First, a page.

A good set of drift pin drivers and use of a drilled smaller than full diameter driving hole will almost always get them out.

    DualValve

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    Quote Originally Posted by thermite View Post
    Never saw the point when they don't cooperate "early-on". Try the usual persuasion-fu, but don't make a long-term career out of it.

    Drill 'em out and move-on. You do know how to clean-up ream and fit new ones? Not hard to learn, if not.
    I did have to drill out the pin after several other different methods did not work to remove it.

    Note: I am not a machinist, I am a machine restorer; as a hobby. Yes, I have reamed holes for regular pins, but never for a tapered pin.

    I assume there are special reamers for tapered pins. Shouldn't be too hard to do but any advice will be taken with the highest regard. I had to drill out the pin with a 1/4" bit. (started much smaller but ended up at 1/4" to get the whole pin out)

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    Quote Originally Posted by dinotom View Post
    I did have to drill out the pin after several other different methods did not work to remove it.

    Note: I am not a machinist, I am a machine restorer; as a hobby. Yes, I have reamed holes for regular pins, but never for a tapered pin.

    I assume there are special reamers for tapered pins.
    Shouldn't be too hard to do but any advice will be taken with the highest regard. I had to drill out the pin with a 1/4" bit. (started much smaller but ended up at 1/4" to get the whole pin out)
    Might be a tad "Off Topic" but... this is one of the things as can be astonishing when a person says "I am not a machinist".. or - far worse, usually : "I assume."

    /frustration-ON

    NO NEED to "assume".

    "Taper pins" began with wood. Or maybe bone. Or even stone. No shortage of examples, and from LONG before humankind was working metals.

    They STILL find use in wood. As do wedges. The applications are all around us, and are not any sort of "complicated" as to concept.

    First ones I ever dealt with in steel were on farm equipment and long before I was old enough to shave or had ever run a "machine tool" of any kind. We didn't yet even have ELECTRICITY where our two farms adjoined.

    So, yes, of course reamers for them exist. And surely a go ogle wudda found the reamers AND boxes of stock pins, AND size charts.

    Time was, a person who had no internet, no dead-tree books - might not even have been able to read nor write, could have asked a clerk in an "Ironmongery" or hardware store.

    Online sources better and cheaper as they are, I haven't LOOKED but would not be surprised that "Big Box" have taper pins in those metal drawer cabinets of special fasteners most of them have near the "common" fasteners aisle.

    IOW - I don't see why taper pins nor taper reamers are any sort of "mystery" for even any significant part of a single day, if not ten minutes or less, internet searches as fast as they can be.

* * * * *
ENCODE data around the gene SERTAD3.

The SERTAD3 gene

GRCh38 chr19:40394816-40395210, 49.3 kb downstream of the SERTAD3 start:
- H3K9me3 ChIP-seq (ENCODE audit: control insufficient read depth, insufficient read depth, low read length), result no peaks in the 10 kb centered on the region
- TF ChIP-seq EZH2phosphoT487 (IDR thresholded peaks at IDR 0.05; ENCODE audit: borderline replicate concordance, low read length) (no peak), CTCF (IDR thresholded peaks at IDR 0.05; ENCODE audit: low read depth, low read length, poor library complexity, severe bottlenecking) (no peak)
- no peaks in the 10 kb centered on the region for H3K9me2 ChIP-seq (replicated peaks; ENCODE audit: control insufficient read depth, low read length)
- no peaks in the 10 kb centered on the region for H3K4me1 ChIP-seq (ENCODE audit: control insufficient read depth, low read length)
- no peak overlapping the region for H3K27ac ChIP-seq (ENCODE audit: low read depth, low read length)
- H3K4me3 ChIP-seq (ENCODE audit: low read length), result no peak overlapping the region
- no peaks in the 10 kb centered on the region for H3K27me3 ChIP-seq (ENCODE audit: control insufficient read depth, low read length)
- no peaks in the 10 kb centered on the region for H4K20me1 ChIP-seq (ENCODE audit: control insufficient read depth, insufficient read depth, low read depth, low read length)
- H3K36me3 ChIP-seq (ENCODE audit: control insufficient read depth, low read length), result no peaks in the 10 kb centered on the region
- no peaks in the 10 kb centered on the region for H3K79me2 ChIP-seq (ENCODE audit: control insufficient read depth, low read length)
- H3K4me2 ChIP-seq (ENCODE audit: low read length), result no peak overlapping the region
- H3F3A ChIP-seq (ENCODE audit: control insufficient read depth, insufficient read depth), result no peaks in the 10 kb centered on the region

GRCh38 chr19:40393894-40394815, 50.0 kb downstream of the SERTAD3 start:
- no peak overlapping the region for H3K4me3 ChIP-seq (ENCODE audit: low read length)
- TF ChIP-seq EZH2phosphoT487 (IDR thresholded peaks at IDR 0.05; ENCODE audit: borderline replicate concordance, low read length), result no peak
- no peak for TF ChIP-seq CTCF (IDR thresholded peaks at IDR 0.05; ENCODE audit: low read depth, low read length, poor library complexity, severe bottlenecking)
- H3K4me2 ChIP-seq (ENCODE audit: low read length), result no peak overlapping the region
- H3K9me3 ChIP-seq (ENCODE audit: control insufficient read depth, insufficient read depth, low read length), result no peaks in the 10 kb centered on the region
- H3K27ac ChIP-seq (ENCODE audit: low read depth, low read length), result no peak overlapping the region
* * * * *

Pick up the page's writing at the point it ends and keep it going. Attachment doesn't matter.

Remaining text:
"Not a machnist. I am..." Think about that.

    Humans ain't built to singular, narrow-as-hell, standards as rigidly single-purpose as .... well... "taper pins"... as are fit for only a very limited range of utility.

    We are not just tool making and tool using "animals". We are learning and growing and understanding creatures at core.

    HAVE to be .. or we'd starve soon as we were off "first-teat".



    Don't make excuses about lack of knowledge off some sort of "caste" box-tick as if yah aren't ALLOWED to look sumthin' up without a license.

    Make the effort to "NOW I get it" and before yah deal with a new challenge rather than after - ELSE a minor problem can easily become a greater one.

    Not as if it cost all that much to look around, is it?

    Even the mighty Quinn the Eskimo - or "PM, doing what PM does best" works better, faster, and cheaper if a body does a bit of homework, yah.

    YouTube

    /frustration-OFF

    B.C Forbes:
    With all thy getting, get thee understanding.

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    My apologies for a poorly worded post. I can and do fix everything myself, restore machines, rewire motors, build cabinets etc etc. Yes, I know there are tapered reamers and yes, I can and have watched, some videos and read articles on how to do so. What I intended to convey was to ask for advice from those who are more knowledgeable than I on this topic, here on this forum, as to the PROPER way to approach doing this.

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    Default Video of the ways on the 10EE

    Attached is a video of the ways after a light cleaning with a rag. They appear to be in okay condition. I would appreciate an opinion from a more experienced eye.

    I am in South FL, should I want to go the regrinding route, does anyone know of a shop around that location to get this done?

    https://batlgroupimages.blob.core.wi..._WaysVideo.mov

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    Did you get the schematic I sent? Do you know of any detailed assembly drawings for the 10EE, for the apron or gearbox, for example. When I dis-assemble it, other than recording the process, I would still like a factory diagram on how to re-assemble rather than rely on the fact that it is currently assembled correctly.

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    It's hard to tell much from photos or a video. Two tests will tell you a lot about the condition of the ways:
    • Check the clearance between the tailstock flat way and the saddle using a feeler gage. A new machine has about 0.010" clearance. But since your machine has been rebuilt, this might not be the best indication of condition.
    • Attach and indicator to the saddle and indicate the machined surfaces on the front and back, underneath the ways, where the hold down bearings run. You should be able to find a place with no wear. If the ways are nice and flat the indicator won't move from end to end.

    Cal